In the still of the night, a daring damsel
returns to the town that exiled her decades before. Dressed in silk that stuck
to her in the wind, like a rumour to a small town. She wore a gaze as strong as
Lady Macbeth’s. Whispering through red lined lips; “I’m back you bastards.”
It was clear that lead Kate Winslet, playing a
sophisticated Myrtle “Tilly” Dunnage, was chasing those who did her wrong.
Dressmaker is truly a rolling tale of revenge and
reputation – heightened, in a 1950’s rural Australian setting. Where the dry
gum trees kiss the endless skies and the rusty windmill stands on neighbourhood
watch, overlooking the townsite, buried in red dirt and secrets.
There is a somber tone felt throughout the film. One with tragedy and heartache. The audience is begging for justice and answers, much like Tilly herself. An ostentatious dressmaker, or as the town folk like to label her, an amnesia struck, accused murderer. Gown by gown, Tilly stitches for the locals of Dungatar. Subsequently unstitching the truth about what really happened on the night of fellow classmate Stewart Pettyman’s death, 25 years ago.
The town’s heartthrob Teddy McSwiney played by one third of the Hemsworth brothers and Australian heartthrob, Liam, takes an immediate interest in Tilly. Their love story blossoms but is a rickety journey. A reminder to us all to love hard before it’s too late. Another prominent character is Tilly’s Mother (Judy Davis), who the Dungatar community call Mad Molly. She lives in a hot tin shed and appears to suffer from Alzheimer’s. Through Molly, we see tough love, forgiveness and the hardships associated with losing your memory.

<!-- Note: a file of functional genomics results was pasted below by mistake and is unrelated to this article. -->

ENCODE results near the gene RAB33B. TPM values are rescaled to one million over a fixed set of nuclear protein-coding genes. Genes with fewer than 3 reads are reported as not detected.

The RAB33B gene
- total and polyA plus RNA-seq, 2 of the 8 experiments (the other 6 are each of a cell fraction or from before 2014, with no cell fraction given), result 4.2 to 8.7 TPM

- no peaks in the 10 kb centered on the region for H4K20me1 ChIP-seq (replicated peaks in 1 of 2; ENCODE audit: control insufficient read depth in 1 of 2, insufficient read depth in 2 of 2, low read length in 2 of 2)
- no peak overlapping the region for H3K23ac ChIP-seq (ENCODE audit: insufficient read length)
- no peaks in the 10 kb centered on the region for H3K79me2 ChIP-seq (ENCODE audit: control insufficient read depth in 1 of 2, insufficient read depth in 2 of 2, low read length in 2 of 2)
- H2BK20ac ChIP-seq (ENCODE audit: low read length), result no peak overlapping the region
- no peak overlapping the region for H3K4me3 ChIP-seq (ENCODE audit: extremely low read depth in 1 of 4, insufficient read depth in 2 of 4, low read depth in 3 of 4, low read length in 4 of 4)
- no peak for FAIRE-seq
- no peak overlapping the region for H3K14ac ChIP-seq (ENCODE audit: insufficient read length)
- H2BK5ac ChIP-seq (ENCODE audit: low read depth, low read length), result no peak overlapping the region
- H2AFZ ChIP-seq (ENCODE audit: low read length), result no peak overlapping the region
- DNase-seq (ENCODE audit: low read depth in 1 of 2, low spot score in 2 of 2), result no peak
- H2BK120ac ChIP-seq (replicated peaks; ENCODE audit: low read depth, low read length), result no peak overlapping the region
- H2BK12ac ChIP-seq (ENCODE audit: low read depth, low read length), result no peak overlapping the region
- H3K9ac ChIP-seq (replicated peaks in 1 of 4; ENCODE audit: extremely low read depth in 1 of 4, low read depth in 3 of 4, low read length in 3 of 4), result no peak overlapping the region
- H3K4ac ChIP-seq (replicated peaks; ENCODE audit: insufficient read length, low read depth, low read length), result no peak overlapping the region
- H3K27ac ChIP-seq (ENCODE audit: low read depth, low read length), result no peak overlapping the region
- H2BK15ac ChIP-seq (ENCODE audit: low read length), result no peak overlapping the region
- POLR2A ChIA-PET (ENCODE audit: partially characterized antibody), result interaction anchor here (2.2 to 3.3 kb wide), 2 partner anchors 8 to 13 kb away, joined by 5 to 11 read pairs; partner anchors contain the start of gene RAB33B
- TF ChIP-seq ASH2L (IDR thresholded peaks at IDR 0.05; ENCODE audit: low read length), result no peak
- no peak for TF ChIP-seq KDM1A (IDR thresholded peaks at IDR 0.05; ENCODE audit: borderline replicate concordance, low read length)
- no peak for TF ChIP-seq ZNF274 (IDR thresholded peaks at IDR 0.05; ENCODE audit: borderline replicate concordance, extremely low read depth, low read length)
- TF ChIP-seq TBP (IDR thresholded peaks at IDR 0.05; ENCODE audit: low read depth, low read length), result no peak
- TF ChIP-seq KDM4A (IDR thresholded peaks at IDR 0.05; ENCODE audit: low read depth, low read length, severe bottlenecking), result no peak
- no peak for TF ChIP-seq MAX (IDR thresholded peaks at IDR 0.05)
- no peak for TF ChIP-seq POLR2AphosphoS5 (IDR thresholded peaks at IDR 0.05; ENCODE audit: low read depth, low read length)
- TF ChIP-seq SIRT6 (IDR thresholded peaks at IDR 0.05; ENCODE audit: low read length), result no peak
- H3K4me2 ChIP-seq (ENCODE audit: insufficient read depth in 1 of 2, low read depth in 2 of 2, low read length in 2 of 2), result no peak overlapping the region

The film is important because it shows the
dangers of small town mentality. Where tradition meets expectations without
room for change. Where growth is frowned upon and difference is belittled. The
disparities segregating class becomes generational and it appears to be a tough
cycle to crack.
The isolation of small towns can trap toxicity
and be really devastating on a community. There is a reluctance to progress and
townsfolk are often set in their ways. We see themes of domestic violence,
alcoholism and little services for the elderly or children with special needs.
There is little hope for any of the victims. Although set in the 1950s, these
issues present as a glass mirror into some of the issues still suffocating our
rural Australian communities today.
The Dressmaker is a story that will have you pinballing between laughter and tears, grasping for answers and for justice. There are more twists and turns than a game of snakes and ladders.
Perhaps the most devastating twist was with
Teddy. It was an avalanche of heartbreak when he jumped down a silo, mistakenly
landing in sorghum. He suffocated with Tilly left helpless. The snowball of
death continued when Molly had an awful stroke in the middle of the dusty
street. It was then that we believed that perhaps Tilly really was cursed.
After all, how much can possibly go wrong in a town of 25? It shows us the
relationship between love and time. Love while you have it, because it can be
ripped from your arms at any point in time.
Have your tissues ready because they are
scenes that will leave you a sobbing mess.
Happy tears are not far around the corner however, and Tilly gets her
sweet, well deserved and hard earned revenge. A tale of justice and vengeance
that goes out with a bang. Literally.
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